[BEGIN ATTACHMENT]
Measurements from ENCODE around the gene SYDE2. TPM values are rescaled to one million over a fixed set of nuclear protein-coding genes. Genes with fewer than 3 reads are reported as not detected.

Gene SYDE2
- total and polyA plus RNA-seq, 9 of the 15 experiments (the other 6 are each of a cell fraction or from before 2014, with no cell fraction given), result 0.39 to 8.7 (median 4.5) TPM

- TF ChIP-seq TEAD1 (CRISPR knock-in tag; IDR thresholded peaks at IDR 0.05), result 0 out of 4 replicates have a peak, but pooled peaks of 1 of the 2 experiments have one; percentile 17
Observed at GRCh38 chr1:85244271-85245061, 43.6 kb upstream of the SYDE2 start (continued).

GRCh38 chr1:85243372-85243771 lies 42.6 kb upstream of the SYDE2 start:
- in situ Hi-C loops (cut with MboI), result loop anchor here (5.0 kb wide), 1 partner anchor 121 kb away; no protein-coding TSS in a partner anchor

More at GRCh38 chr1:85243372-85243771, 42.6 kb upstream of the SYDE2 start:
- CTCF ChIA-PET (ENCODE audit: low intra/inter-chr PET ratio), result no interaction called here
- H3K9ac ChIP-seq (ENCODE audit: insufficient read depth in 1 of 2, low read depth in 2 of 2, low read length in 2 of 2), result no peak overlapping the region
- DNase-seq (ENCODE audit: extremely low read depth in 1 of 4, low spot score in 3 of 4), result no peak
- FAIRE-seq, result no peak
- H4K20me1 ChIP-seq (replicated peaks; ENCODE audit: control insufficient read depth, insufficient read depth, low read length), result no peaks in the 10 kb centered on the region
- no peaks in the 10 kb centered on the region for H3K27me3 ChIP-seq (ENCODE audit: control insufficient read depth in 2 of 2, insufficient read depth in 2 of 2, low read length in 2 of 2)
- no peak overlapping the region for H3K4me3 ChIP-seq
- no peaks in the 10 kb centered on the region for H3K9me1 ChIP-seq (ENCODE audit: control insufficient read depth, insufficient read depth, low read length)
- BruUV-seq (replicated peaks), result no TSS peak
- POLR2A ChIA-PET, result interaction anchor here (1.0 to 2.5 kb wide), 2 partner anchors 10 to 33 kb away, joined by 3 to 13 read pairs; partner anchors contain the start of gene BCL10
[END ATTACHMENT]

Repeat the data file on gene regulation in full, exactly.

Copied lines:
Measurements from ENCODE around the gene SYDE2. TPM values are rescaled to one million over a fixed set of nuclear protein-coding genes. Genes with fewer than 3 reads are reported as not detected.

Gene SYDE2
- total and polyA plus RNA-seq, 9 of the 15 experiments (the other 6 are each of a cell fraction or from before 2014, with no cell fraction given), result 0.39 to 8.7 (median 4.5) TPM

- TF ChIP-seq TEAD1 (CRISPR knock-in tag; IDR thresholded peaks at IDR 0.05), result 0 out of 4 replicates have a peak, but pooled peaks of 1 of the 2 experiments have one; percentile 17
Observed at GRCh38 chr1:85244271-85245061, 43.6 kb upstream of the SYDE2 start (continued).

GRCh38 chr1:85243372-85243771 lies 42.6 kb upstream of the SYDE2 start:
- in situ Hi-C loops (cut with MboI), result loop anchor here (5.0 kb wide), 1 partner anchor 121 kb away; no protein-coding TSS in a partner anchor

More at GRCh38 chr1:85243372-85243771, 42.6 kb upstream of the SYDE2 start:
- CTCF ChIA-PET (ENCODE audit: low intra/inter-chr PET ratio), result no interaction called here
- H3K9ac ChIP-seq (ENCODE audit: insufficient read depth in 1 of 2, low read depth in 2 of 2, low read length in 2 of 2), result no peak overlapping the region
- DNase-seq (ENCODE audit: extremely low read depth in 1 of 4, low spot score in 3 of 4), result no peak
- FAIRE-seq, result no peak
- H4K20me1 ChIP-seq (replicated peaks; ENCODE audit: control insufficient read depth, insufficient read depth, low read length), result no peaks in the 10 kb centered on the region
- no peaks in the 10 kb centered on the region for H3K27me3 ChIP-seq (ENCODE audit: control insufficient read depth in 2 of 2, insufficient read depth in 2 of 2, low read length in 2 of 2)
- no peak overlapping the region for H3K4me3 ChIP-seq
- no peaks in the 10 kb centered on the region for H3K9me1 ChIP-seq (ENCODE audit: control insufficient read depth, insufficient read depth, low read length)
- BruUV-seq (replicated peaks), result no TSS peak
- POLR2A ChIA-PET, result interaction anchor here (1.0 to 2.5 kb wide), 2 partner anchors 10 to 33 kb away, joined by 3 to 13 read pairs; partner anchors contain the start of gene BCL10